"It was a decision I never wanted to make, but I had to."

For the sake of my kids.

It’s something no parent wants to think about.

The idea of someone else raising my children, it rips me apart.

But the sad reality is that tragedies do happen and it’s best to be prepared.

I’m currently going through the process of choosing a guardian for my kids. In the event that well… you know…  I want to know that my children would be looked after by the right people. I

It’s heart breaking even thinking about it but I needed to know that if I wasn’t here my kids would be cared for, loved and raised using the same parenting values I try and abide by.

"I needed to know that they would be loved and cared for." Image via iStock.

It's not easy though. There are so many things to consider when making such a huge decision.

It's not  just about who loves the children the most or who spends the most time with them. You need to think about things like relationship breakdown, finances, ageing and longevity of the arrangement.  It's a task that I had been putting off for ages simply because it was so damn tricky to navigate.

What you don't realise until you get into it, is that naming a guardian for your children is also a task fraught with family politics and one where peoples feelings can potentially get hurt.

At one point I mentioned to my father that we were considering my aunt and uncle as potential guardians. The look on his face said everything: "Why wouldn't you choose someone in our family?" Suddenly people feel hurt if you don't choose them as your preferred option even though your reasons may be perfectly valid.

While I was in the thick of confusion I came across an article on MouthsOfMums which spoke about the common mistakes people make when choosing guardians. It mentioned things like basing your decision on finances alone, choosing a couple (i.e. you choose your best friend and her husband but then something happens to your friend. Do you want her husband raising your children without her?) and thinking that family is the only option when it comes to care. It made me think about my own situation and I became aware that I too was trapped in the common errors.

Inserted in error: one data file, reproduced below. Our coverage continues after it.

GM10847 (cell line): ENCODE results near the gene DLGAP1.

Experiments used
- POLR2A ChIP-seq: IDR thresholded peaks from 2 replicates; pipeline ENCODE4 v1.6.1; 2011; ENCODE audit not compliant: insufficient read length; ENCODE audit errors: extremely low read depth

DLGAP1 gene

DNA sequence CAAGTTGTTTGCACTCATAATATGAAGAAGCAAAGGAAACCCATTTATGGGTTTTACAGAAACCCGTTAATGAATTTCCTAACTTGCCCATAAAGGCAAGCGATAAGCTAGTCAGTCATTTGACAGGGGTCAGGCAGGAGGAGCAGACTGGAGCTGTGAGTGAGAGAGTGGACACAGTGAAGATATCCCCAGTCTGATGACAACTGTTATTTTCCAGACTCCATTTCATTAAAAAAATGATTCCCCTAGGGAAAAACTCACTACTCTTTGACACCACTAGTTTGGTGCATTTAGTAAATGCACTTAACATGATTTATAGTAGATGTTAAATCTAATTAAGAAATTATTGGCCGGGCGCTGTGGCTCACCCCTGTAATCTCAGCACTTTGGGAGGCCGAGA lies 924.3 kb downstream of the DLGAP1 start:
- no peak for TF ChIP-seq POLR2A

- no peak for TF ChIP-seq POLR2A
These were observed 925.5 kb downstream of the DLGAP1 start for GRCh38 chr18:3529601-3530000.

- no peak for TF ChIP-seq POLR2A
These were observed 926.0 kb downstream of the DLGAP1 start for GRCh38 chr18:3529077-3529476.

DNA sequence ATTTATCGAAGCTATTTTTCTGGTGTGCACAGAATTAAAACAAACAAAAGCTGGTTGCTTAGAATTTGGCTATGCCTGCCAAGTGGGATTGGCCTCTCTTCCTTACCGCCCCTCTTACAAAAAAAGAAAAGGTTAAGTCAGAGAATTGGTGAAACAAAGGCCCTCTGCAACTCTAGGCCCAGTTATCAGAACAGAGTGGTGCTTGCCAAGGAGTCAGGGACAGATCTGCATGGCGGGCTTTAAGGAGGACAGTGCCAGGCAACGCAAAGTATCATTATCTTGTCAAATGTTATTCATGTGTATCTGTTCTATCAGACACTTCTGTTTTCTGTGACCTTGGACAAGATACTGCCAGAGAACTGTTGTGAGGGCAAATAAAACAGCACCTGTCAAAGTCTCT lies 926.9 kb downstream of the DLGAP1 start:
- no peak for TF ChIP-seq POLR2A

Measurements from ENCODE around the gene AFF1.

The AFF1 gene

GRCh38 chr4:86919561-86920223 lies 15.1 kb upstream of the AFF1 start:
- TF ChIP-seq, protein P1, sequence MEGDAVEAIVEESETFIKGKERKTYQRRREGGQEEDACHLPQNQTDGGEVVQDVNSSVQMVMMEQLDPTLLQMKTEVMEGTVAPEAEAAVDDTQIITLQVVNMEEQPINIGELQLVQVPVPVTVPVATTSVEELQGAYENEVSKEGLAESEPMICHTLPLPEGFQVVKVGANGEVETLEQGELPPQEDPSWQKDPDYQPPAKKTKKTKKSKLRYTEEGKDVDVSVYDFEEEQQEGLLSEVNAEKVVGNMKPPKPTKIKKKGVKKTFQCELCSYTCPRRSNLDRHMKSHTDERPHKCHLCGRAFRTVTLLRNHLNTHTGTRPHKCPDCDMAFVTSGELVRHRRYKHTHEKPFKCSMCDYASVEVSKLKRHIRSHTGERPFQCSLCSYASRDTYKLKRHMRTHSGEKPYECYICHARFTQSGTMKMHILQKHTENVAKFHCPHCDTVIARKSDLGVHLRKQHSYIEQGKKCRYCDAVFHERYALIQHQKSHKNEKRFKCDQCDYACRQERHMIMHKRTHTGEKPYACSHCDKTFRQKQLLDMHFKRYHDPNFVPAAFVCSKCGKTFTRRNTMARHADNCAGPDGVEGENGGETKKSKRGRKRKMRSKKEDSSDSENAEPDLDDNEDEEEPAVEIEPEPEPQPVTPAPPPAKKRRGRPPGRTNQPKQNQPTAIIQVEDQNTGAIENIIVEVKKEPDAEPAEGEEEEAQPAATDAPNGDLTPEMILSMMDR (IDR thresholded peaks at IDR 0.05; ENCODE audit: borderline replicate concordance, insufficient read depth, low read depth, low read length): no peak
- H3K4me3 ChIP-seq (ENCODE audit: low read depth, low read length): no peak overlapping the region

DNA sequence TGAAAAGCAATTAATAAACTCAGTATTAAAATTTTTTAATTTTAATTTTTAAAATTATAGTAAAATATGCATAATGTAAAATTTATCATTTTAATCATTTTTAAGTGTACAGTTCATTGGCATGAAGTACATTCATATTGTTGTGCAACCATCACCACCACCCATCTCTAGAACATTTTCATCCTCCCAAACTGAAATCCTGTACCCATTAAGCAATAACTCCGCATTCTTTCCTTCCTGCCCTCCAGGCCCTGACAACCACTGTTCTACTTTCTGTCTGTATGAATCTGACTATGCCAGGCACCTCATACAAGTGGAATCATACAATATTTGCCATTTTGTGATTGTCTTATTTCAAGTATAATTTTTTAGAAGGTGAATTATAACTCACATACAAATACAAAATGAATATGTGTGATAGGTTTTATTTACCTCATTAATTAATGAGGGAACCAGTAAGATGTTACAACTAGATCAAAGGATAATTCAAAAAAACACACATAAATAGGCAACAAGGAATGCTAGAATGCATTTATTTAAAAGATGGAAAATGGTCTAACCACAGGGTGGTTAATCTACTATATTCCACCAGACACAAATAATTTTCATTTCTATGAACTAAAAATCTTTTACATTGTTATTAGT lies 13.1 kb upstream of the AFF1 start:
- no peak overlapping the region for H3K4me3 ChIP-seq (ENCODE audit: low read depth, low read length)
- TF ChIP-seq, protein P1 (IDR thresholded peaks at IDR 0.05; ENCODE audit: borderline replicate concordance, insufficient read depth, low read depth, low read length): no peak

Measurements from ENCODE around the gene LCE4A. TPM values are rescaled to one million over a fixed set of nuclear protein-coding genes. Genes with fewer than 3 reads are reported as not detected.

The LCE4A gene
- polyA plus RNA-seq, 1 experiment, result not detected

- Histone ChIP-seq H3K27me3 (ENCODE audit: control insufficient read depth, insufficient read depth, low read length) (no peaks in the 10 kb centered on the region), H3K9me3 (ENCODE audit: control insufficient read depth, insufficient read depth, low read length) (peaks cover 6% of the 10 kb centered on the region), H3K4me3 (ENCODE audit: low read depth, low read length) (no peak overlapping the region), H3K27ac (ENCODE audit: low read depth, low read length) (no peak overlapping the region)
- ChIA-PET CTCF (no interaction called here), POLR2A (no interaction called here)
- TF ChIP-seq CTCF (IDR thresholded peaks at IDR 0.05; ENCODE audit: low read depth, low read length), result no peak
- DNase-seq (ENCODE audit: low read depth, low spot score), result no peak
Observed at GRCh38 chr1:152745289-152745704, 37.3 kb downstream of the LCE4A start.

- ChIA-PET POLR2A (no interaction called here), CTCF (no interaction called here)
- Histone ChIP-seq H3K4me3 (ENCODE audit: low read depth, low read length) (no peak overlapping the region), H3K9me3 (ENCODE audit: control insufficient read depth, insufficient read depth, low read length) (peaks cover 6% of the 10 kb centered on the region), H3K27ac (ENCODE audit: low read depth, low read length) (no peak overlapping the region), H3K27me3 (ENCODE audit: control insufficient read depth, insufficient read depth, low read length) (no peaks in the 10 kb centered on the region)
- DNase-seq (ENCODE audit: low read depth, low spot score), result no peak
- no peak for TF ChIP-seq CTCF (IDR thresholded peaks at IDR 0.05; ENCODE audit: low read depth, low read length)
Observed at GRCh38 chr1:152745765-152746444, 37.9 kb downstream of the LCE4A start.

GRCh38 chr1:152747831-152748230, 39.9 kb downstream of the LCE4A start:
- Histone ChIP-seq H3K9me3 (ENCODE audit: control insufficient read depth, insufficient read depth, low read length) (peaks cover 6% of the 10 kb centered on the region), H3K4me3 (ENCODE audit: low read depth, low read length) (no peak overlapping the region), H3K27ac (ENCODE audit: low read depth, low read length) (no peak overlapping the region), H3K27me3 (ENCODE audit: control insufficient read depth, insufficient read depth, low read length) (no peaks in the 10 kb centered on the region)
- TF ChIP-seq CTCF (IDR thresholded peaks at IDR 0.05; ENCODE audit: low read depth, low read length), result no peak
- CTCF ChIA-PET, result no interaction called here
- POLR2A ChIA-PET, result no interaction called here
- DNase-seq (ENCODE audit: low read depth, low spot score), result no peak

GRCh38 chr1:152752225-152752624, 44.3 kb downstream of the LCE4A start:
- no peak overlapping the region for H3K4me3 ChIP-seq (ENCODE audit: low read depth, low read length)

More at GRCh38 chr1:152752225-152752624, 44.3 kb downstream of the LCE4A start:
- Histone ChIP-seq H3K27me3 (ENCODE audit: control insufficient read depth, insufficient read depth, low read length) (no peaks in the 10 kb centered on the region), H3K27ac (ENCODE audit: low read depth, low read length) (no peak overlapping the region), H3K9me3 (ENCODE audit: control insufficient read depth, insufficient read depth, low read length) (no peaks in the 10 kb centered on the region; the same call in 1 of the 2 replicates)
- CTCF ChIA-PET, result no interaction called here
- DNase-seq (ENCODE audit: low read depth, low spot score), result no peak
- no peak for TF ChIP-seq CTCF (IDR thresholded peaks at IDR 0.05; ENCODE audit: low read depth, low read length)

"Initially I thought of my in-laws but I wondered if that was fair at their stage of life." Image via iStock

Initially,I assumed we would name my parents-in-law as guardians but then you start thinking about how things would really be. Both of them are now in their 60's and getting on in life. Combine their ageing and significant health issues and I began to second guess myself.

Were they really capable of handling two growing boys at this stage of life?

My husband is lucky enough to have two fabulous sisters but they are young and just starting their own lives. Forging careers and relationships and spending time enjoying the journey. Is it really fair for me to be asking them to take on the care of two small children? Naturally, this would direct their lives in perhaps a very different way. Did I have the right to do that?

One of the things that I connected with in my reading was the idea that you don't necessarily need to name one person as sole guardian of your child. It's a huge responsibility to undertake and perhaps it's a role that could be shared.  Maybe it's not ideal but neither is someone apart from their parents raising them. I don't want my sisters-in-law to put their lives on hold and change plans and likewise, I don't want ageing grandparents to bear the burden of raising small children all on their own. I also liked that this meant members of my extended family could play a significant role in my children's life.

Drafting a will is crucial when you're a parent. It's not an easy or a fun process by any means but it's necessary. Now that our decision is all but made I feel like a weight has been lifted. It's done, it's there in writing and hopefully it will never ever be needed.

How did you make the tough decision on guardianship?

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